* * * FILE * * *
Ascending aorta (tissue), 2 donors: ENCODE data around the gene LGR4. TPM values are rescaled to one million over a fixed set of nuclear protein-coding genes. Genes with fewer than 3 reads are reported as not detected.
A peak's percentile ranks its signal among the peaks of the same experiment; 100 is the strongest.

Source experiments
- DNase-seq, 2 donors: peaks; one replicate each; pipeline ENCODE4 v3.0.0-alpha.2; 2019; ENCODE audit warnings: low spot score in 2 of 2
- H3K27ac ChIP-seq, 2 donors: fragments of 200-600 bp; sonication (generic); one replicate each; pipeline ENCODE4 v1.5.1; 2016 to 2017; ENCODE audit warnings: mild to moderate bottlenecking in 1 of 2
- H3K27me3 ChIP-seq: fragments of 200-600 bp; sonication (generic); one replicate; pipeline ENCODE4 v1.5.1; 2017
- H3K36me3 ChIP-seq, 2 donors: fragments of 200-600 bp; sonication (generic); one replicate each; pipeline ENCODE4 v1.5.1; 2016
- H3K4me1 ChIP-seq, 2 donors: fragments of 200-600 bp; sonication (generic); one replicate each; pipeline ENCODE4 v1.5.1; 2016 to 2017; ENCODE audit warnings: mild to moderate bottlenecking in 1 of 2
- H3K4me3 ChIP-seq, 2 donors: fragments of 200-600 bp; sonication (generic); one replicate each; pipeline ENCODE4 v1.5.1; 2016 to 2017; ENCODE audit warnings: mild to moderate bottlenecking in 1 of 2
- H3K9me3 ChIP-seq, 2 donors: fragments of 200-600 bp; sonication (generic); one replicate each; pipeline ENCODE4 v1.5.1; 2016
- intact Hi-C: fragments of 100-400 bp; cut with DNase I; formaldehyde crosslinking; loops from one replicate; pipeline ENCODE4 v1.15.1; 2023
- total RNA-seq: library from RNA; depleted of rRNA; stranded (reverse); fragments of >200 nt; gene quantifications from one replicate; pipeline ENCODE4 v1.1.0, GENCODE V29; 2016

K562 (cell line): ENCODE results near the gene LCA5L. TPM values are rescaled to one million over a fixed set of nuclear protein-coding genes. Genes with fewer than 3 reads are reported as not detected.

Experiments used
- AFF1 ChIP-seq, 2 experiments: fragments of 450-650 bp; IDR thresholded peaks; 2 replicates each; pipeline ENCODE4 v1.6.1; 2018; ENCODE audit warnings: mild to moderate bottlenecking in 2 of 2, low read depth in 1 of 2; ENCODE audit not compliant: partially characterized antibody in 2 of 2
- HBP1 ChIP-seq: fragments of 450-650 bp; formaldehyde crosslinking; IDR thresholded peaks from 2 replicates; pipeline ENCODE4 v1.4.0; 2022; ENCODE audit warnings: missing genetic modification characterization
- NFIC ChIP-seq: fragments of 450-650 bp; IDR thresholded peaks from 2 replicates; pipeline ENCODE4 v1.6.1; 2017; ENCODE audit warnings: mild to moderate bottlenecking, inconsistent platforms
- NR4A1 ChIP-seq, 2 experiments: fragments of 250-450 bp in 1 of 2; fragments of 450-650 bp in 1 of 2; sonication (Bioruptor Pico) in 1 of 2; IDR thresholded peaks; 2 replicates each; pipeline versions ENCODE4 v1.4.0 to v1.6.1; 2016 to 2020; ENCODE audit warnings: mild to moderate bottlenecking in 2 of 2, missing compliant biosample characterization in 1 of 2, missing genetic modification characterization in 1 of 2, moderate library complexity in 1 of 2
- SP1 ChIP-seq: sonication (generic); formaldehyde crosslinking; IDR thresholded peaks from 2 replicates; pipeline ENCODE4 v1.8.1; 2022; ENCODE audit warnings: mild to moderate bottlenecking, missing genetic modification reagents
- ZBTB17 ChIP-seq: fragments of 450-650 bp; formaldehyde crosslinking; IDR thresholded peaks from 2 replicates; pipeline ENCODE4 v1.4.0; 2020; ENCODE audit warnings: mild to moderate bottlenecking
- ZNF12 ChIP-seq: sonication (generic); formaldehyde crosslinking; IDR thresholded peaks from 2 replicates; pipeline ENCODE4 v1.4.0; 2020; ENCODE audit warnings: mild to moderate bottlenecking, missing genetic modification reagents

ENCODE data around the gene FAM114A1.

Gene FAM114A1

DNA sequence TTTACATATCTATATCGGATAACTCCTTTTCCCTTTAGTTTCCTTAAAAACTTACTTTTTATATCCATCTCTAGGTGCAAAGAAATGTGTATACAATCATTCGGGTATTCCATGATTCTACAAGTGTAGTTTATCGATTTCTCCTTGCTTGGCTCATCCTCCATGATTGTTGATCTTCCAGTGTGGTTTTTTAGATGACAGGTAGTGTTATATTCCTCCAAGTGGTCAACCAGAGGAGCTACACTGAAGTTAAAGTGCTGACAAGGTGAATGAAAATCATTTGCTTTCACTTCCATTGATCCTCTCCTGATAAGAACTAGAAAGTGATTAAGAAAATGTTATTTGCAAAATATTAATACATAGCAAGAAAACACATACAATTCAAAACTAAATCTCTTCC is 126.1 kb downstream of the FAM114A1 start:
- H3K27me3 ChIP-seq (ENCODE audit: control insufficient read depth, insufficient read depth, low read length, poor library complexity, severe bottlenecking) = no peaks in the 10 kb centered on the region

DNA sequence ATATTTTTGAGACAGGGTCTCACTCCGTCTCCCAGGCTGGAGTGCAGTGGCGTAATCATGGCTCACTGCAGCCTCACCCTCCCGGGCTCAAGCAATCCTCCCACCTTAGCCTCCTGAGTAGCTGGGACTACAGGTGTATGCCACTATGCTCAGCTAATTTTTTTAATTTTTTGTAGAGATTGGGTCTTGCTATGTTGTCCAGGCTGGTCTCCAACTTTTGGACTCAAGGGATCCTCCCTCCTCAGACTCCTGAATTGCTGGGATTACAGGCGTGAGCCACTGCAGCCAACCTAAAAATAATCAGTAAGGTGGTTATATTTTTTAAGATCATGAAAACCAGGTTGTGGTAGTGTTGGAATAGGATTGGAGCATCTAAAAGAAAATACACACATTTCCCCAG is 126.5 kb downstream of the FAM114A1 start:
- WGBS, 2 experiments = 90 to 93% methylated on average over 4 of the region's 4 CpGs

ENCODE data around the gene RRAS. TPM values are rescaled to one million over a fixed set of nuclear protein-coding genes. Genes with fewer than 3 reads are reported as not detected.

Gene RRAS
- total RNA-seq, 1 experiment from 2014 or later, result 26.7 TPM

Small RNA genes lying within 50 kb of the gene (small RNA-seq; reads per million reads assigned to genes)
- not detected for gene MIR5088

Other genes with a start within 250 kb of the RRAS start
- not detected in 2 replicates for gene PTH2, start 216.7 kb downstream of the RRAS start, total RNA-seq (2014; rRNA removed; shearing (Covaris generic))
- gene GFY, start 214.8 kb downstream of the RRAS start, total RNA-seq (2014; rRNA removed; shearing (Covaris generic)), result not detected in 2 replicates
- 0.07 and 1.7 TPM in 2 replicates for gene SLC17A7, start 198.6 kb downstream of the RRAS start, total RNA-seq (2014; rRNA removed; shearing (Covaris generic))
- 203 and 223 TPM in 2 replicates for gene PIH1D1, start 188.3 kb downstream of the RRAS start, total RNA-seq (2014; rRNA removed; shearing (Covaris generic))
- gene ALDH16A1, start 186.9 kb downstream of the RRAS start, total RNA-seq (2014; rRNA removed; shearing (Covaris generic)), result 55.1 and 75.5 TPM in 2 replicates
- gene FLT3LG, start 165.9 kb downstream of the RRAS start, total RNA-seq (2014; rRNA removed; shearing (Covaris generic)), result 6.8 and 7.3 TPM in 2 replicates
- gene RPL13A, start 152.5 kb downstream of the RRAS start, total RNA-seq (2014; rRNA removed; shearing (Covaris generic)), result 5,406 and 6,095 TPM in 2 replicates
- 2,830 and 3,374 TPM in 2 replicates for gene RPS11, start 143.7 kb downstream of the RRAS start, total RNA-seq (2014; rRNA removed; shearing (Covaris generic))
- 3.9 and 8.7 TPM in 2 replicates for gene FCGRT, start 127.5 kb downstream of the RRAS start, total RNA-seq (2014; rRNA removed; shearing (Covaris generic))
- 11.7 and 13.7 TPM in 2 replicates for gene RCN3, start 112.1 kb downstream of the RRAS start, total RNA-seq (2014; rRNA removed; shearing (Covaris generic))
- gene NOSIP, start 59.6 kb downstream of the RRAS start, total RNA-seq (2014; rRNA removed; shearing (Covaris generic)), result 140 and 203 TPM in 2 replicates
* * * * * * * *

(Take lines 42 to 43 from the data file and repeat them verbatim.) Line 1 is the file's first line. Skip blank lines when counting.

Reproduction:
- 3.9 and 8.7 TPM in 2 replicates for gene FCGRT, start 127.5 kb downstream of the RRAS start, total RNA-seq (2014; rRNA removed; shearing (Covaris generic))
- 11.7 and 13.7 TPM in 2 replicates for gene RCN3, start 112.1 kb downstream of the RRAS start, total RNA-seq (2014; rRNA removed; shearing (Covaris generic))